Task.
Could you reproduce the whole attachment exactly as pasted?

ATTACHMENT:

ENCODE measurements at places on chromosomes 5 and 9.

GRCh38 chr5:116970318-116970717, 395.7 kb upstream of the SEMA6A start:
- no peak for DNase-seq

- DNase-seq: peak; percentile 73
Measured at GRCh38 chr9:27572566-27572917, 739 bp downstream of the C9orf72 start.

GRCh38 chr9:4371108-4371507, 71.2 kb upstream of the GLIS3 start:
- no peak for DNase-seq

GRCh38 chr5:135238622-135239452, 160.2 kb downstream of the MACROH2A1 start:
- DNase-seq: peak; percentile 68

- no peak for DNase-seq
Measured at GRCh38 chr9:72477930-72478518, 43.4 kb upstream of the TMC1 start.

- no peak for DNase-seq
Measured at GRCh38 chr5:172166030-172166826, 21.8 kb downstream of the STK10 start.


ENCODE measurements at places on chromosomes 5 and 9.

GRCh38 chr5:116970318-116970717, 395.7 kb upstream of the SEMA6A start:
- no peak for DNase-seq

- DNase-seq: peak; percentile 73
Measured at GRCh38 chr9:27572566-27572917, 739 bp downstream of the C9orf72 start.

GRCh38 chr9:4371108-4371507, 71.2 kb upstream of the GLIS3 start:
- no peak for DNase-seq

GRCh38 chr5:135238622-135239452, 160.2 kb downstream of the MACROH2A1 start:
- DNase-seq: peak; percentile 68

- no peak for DNase-seq
Measured at GRCh38 chr9:72477930-72478518, 43.4 kb upstream of the TMC1 start.

- no peak for DNase-seq
Measured at GRCh38 chr5:172166030-172166826, 21.8 kb downstream of the STK10 start.